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AustraliaCompetition and Consumer Amendment (Misuse of Market Power) Bill 2016

Senate Economics Committee

External linkView Committee page

View my separate Bill page

About this Review

The Competition and Consumer Amendment (Misuse of Market Power) Bill 2016 was introduced into the House of Representatives on 1 December 2016. It is intended to give effect to the substance of the Harper Committee recommendations on misuse of market power; in particular it will replace the existing purpose based test with one focussing more directly on conduct having the purpose, effect or likely effect of substantially lessening competition.

Although there have now been several reviews into this proposed change (the various Harper Review stages, a subsequent Treasury discussion paper and an exposure draft bill) the matter was referred to the Senate Economics Committe for further consultation and reporting. The report was released on 16 February 2017.

The bill subsequently passed (in August 2017), with amendment, as the Competition and Consumer Amendment (Misuse of Market Power) Act 2017.



The Report was released on 16 February 2017.

By majority the Committee recommended that the bill be passed, subject to some amendment. The three recommendations made were:

  • Recommendation 1: The committee recommends that the proposed mandatory factors, asdrafted in subsection 46(2) of the bill, be removed.
  • Recommendation 2: The committee recommends that the government undertake a post-implementation review of the reforms to section 46 at least five years after commencement.
  • Recommendation 3: The committee recommends that the bill be passed.

Senator Nick Xenophon offered some additional comments, including once again calling for introduction of divestiture powers for breaching the misuse of market power provision as well as greater access to justice for small business.

Labor senators dissented, claiming the effects test is 'a particularly dangerous economic policy' and may make big business afraid of competing.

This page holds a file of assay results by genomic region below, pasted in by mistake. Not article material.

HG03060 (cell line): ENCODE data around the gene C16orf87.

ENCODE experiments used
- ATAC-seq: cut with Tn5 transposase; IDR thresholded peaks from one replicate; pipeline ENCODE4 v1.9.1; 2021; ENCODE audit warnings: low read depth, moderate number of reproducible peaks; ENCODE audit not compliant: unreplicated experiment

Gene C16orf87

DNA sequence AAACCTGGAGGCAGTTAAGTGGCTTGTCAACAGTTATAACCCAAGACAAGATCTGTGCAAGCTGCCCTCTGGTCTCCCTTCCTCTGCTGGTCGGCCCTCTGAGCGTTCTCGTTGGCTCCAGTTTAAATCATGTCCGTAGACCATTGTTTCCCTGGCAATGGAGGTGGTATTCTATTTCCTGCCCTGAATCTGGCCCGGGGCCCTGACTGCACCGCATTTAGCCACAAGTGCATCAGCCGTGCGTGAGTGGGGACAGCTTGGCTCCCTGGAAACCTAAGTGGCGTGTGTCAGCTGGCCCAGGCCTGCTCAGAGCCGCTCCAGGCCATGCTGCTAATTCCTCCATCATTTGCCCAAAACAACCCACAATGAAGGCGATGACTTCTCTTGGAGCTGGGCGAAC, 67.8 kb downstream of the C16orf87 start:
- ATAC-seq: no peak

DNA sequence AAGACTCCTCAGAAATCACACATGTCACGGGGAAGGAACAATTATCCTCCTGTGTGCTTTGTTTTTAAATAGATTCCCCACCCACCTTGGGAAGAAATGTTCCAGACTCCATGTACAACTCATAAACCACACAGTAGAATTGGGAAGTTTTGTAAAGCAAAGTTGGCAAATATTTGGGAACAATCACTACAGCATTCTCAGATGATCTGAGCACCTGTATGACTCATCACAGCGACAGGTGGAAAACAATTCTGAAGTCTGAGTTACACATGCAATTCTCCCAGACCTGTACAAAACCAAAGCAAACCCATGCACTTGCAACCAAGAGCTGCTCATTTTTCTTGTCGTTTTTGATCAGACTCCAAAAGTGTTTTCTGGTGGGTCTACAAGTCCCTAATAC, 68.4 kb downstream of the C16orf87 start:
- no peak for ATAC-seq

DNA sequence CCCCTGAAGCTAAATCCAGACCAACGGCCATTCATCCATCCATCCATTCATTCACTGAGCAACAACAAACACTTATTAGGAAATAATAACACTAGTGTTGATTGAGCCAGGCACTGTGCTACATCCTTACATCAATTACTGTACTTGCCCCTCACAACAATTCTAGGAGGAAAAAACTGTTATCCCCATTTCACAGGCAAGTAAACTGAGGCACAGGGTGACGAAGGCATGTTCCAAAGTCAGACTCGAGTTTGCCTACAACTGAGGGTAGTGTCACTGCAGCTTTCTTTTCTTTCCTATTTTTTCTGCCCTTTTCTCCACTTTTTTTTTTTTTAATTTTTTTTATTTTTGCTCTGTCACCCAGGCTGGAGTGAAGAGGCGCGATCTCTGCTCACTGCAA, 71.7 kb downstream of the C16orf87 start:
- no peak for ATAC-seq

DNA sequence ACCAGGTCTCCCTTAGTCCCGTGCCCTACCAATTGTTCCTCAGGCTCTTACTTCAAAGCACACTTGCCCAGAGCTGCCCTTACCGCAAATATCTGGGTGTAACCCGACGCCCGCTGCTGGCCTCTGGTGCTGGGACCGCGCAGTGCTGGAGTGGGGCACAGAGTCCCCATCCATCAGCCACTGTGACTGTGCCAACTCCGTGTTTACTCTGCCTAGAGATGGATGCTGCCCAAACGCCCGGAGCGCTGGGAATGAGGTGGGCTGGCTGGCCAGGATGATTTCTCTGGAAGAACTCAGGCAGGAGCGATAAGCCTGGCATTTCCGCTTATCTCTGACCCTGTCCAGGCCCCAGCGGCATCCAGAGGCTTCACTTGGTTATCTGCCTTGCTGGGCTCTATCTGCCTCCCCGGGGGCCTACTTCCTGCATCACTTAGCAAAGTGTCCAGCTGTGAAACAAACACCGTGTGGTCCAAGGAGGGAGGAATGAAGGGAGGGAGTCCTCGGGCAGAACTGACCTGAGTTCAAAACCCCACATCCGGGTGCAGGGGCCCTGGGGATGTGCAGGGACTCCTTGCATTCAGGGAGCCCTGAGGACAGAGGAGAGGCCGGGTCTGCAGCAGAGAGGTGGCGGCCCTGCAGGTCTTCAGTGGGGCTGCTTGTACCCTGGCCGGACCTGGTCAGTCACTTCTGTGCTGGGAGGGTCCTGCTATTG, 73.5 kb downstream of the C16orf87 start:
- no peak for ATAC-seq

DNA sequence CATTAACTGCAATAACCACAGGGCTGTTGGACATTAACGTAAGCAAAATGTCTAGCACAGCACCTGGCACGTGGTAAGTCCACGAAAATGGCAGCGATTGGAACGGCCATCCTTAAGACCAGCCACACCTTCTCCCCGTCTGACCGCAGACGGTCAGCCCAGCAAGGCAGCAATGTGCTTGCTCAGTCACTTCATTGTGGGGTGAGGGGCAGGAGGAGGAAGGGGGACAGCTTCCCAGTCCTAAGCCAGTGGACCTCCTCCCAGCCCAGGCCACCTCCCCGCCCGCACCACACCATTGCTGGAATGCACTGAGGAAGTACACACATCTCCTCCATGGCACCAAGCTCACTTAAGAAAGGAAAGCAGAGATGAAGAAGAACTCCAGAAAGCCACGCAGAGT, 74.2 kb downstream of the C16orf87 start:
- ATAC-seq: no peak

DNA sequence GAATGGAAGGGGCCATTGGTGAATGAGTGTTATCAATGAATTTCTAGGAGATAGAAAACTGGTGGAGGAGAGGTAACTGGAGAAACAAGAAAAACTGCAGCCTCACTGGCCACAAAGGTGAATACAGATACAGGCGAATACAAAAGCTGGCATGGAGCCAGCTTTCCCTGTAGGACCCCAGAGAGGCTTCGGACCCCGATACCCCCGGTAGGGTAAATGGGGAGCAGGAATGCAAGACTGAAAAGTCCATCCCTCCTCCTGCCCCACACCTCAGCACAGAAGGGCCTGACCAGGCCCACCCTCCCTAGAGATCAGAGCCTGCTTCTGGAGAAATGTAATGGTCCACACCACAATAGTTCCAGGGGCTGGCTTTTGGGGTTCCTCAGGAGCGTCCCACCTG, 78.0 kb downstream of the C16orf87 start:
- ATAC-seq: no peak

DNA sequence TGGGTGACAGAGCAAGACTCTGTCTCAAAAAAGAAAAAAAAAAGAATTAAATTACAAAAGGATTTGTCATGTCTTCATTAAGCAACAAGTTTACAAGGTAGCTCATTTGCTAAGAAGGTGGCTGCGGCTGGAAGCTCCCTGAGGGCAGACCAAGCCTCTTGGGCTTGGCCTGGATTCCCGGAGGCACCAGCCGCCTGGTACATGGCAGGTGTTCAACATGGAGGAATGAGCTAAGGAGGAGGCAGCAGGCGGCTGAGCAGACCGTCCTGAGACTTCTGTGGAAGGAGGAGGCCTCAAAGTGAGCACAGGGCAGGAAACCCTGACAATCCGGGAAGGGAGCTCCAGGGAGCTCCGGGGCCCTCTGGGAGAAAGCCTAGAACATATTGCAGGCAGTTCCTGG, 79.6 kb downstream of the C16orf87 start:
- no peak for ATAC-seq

More details to follow.



Submissions to the Review were due by 9 January 2017. Thirty-five submissions were received and can be viewed on the Committee website.

  • 1 Waste Buying Group
  • 2 Optus
  • 3 National Farmers' Federation
  • 4 Mr Winston Rodrigue (plus 4.1 Supplementary to submission 4)
  • 5 Retail Council
  • 6 Australian Dairy Farmers
  • 7 Dr Julie Clarke, Deakin University
  • 8 AUSVEG
  • 9 Australian Hotels Association
  • 10 Telstra
  • 11 Insurance Council of Australia
  • 12 Institute of Public Accountants
  • 13 Master Grocers Australia
  • 14 Housing Industry Association Limited
  • 15 MinterEllison
  • 16 Queensland Dairyfarmers’ Organisation Ltd
  • 17 BlueScope Steel Limited
  • 18 Australian Small Business and Family Enterprise Ombudsman
  • 19 Woolworths Limited
  • 20 Law Council of Australia
  • 21 Mr Michael Cunningham
  • 22 Australian Bankers' Association
  • 23 Council of Small Business Australia
  • 24 Arnold Bloch Leibler
  • 25 Australian Chamber of Commerce and Industry
  • 26 Australian Competition & Consumer Commission
  • 27 Business Council of Australia
  • 28 Mr Hank Spier
  • 29 Australian Lottery and Newsagents’ Association
  • 30 Mr Daniel Black (see also Response from Telstra to submission 30)
  • 31 Queensland Law Society
  • 32 Competitive Carriers' Coalition
  • 33 Macquarie Telecom Group
  • 34 Vodafone Hutchison Australia
  • 35 Mr John Dahlsen


Committee members

Members of the Senate Economics Legislation Committee for purposes of the Report:

Senator Jane Hume (Chair) (Victoria, LP)

Senator Chris Ketter (Deputy Chair) (Qld, ALP)

Senator Cory Bernadi (from 5 Dec 2016 - 15 Feb 2017) (South Australia, AC)

Senator David Bushby (Tasmania, LP)

Senator Jenny McAllister (NSw, ALP)

Senator Ian Macdonald (from 5 Dec 2016 - 15 Feb 2017) (Qld, LP)

Senator Nick Zenophon (South Australia, NXT)

[For party abbreviations see glossary]


The bill

View my separate Bill page for details of the bill and the explanatory memorandum. No further documentation is provided on the Committee page.


Media and commentary